Instantly there was some talk among the watching horsemen, but Ryan couldn't tell whether it was from approval or anger. He stepped toward Uchitel, who faced him impassively.
The Americans watched as six soldiers swung down from their horses. One man took Zmeya's left hand in both ofhis while a second cavalryman took the other hand. They tugged as hard as they could to get the kneeling guerrilla to rise. While they pulled him, a third soldier took a short length of waxed rawhide from his belt and looped it around Zmeya's neck.
The other trio of cavalrymen treated Krisa to the same, then looked toward the commanding officer for a signal. Zimyanin favored Ryan with a thin smile, then nodded to the troops.
The nooses of thin cord tightened, vanishing into the necks of both condemned men. Zmeya tried to cry out, but the sound was strangled, caught in his throat. The soldiers holding the prisoners struggled to retain a footing on the slippery pebbles. Krisa died first, his red eyes protruding so far from their sockets that it seemed they would burst. Blood came from his mouth and nose, then from the corners of his eyes. His body went suddenly slack.
Zmeya, the Snake, fought harder, and his passing took longer. Blood was jetting from a severed artery under his ear before he finally became limp, slumping in the arms of the two men gripping his wrists.
At a gesture from Zimyanin, the corpses were dragged by the ankles to the river. One of the soldiers drew a steel knife from his belt and sliced the ears off both bodies and tucked the ears into a pocket.
Then each carcass was heaved into the river. Rolling and turning in the swift current, they were carried away across the plain, toward where the rest of Uchitel’s band had found their last resting place.
"My turn, Major," said Ryan, ready to execute Uchitel. But the chief of the butchers was not quite done yet.
With a curse he pushed Ryan into Hennings and Finnegan, then produced a battered 9 mm Makarov PM pistol from inside his coat and levelled it at Zimyanin. Time held still, like a bubble of air in a frozen lake. The officer's face whitened, his hands rising in a futile gesture of protection.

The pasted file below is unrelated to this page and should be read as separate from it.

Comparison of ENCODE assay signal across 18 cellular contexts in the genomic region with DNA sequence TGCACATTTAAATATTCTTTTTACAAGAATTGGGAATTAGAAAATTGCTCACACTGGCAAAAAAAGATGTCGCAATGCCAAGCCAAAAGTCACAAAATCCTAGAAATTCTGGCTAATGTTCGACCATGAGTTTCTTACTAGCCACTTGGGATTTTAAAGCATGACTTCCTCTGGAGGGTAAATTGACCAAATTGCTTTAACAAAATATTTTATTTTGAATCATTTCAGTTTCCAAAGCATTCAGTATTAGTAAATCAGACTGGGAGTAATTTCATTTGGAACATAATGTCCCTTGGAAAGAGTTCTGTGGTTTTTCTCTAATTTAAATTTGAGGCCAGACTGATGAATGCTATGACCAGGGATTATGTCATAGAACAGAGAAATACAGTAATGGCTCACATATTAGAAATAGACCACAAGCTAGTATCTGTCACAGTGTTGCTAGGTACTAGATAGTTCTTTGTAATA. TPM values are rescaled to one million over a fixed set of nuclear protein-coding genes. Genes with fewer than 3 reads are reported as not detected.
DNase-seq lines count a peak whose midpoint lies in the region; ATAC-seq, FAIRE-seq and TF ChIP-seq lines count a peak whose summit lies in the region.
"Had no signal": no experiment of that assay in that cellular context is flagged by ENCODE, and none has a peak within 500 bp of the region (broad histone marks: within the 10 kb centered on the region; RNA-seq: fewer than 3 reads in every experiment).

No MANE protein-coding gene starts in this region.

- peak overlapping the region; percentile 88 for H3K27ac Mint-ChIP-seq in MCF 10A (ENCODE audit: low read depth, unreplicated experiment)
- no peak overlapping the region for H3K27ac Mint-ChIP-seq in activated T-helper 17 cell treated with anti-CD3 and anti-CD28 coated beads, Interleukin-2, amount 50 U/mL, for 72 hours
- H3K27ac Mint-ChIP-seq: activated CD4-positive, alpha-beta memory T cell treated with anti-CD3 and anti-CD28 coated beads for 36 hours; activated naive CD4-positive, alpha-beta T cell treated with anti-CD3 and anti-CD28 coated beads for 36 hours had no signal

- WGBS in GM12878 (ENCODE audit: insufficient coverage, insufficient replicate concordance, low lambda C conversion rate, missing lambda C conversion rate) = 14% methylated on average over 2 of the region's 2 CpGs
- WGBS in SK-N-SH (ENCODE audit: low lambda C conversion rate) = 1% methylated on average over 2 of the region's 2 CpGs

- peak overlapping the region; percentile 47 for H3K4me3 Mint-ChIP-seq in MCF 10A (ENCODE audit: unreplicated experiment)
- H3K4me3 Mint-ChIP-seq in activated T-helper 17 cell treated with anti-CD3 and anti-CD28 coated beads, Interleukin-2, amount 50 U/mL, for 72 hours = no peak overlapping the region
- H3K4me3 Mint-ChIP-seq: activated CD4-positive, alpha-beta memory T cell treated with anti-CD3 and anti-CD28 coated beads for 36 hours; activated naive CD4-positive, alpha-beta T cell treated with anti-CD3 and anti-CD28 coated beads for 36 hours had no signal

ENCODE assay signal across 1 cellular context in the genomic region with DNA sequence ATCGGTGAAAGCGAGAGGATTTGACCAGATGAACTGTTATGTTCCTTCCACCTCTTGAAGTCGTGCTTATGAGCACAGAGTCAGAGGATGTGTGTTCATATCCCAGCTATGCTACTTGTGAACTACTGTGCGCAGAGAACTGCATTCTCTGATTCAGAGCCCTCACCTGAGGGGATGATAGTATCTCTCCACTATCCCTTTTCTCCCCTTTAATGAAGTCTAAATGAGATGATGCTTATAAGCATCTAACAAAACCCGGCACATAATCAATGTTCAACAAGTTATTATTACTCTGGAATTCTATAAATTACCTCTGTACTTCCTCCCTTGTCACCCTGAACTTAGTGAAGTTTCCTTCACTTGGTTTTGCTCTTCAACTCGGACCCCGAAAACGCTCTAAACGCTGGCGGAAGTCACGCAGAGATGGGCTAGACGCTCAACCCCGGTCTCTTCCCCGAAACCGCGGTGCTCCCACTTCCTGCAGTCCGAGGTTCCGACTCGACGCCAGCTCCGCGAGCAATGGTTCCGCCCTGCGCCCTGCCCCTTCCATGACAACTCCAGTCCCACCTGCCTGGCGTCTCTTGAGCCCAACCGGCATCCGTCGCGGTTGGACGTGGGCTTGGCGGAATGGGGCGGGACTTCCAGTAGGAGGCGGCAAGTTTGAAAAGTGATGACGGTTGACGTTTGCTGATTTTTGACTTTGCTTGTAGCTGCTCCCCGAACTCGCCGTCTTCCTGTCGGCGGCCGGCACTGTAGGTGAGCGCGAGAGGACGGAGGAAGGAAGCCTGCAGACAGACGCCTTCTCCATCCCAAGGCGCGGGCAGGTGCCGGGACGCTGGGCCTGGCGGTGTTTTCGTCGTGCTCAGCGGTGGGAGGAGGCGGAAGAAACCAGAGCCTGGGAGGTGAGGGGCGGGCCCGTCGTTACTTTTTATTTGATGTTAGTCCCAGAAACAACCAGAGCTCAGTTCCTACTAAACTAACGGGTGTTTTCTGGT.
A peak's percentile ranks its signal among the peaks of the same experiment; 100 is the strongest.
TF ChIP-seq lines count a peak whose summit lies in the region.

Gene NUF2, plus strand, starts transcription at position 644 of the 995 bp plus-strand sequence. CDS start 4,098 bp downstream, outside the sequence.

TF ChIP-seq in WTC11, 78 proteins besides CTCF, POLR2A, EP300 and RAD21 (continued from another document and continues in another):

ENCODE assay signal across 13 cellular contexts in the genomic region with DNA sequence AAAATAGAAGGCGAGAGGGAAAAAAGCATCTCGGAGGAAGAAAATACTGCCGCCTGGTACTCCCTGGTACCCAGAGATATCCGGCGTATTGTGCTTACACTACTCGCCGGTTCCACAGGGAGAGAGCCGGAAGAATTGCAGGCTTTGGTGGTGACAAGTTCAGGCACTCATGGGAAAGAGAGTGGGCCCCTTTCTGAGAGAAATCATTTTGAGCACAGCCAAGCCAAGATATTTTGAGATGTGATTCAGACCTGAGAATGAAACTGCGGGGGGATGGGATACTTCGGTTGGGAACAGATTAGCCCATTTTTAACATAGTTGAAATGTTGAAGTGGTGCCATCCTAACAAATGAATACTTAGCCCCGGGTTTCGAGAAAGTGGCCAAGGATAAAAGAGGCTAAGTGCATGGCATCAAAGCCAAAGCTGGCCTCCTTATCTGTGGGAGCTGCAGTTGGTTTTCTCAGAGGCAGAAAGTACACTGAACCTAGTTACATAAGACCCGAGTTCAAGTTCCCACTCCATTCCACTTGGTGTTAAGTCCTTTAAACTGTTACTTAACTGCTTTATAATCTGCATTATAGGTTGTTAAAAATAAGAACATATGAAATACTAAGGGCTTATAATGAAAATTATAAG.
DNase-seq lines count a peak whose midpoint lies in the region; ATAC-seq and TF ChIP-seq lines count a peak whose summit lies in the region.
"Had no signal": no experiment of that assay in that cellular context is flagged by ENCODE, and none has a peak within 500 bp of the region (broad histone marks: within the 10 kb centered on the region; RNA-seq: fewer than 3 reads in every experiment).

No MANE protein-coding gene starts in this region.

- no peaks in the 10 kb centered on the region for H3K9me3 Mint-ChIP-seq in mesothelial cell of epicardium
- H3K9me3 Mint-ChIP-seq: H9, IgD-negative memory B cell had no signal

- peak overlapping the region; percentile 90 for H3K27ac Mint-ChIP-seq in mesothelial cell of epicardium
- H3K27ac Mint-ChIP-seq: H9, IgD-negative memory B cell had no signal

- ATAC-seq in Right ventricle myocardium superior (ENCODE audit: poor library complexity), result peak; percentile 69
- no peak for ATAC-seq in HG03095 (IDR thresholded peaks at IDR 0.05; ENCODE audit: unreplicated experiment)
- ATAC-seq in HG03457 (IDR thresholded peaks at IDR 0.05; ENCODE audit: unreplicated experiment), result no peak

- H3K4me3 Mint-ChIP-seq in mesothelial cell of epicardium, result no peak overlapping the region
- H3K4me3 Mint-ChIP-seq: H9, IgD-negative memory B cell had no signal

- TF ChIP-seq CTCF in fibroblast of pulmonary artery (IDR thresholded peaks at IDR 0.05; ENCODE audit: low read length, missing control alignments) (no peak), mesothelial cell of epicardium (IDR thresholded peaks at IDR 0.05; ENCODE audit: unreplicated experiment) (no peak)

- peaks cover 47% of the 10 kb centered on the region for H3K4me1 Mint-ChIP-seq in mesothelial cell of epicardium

The crack of the handgun was almost swallowed by the rushing noise of the river.
Uchitel's almond-shaped golden eyes opened wide in disbelief, and he looked over his shoulder at the flame-haired Krysty Wroth and at the small gleaming H & K pistol smoking in her right hand. Blood appeared on his chest as he dropped his own gun in the dirt, sank to his knees, then toppled, his silver headband with its great ruby clinking against the stones.
"Earth Mother forgive me," whispered the girl.
"She will, lover. She will," said Ryan.
The Americans did nothing to stop the soldiers from mutilating the corpses of the woman and Uchitel, though Hennings pushed them aside to retrieve the fallen piece of jewelry.
"Take it, girl," urged the tall black, handing the ruby to Krysty. "Better you than them. You fuckin' earned it."
The two corpses bobbed downriver, ending the short and bloody history of the Narodniki.
Zimyanin had been diligently studying his phrase book again. Ryan had thumbed through the brown paperback that had belonged to Uchitel. The Russian spoke first.
"I thank you for your assistance. Now we take all your country for party."
"What? No fuckin' way, friend." Ryan's gesture and tone needed no translation.
The officer indicated his overwhelmingly superior forces with a wave of his hand. "Your country is not strong. We take. You not veto us."
It was the moment that Ryan Cawdor had suspected was coming from the time the Russians first appeared over the ridge. They must have ridden across many miles of Alaska and seen no opposition. Now only three men and a girl seemed to stand between them and all of America.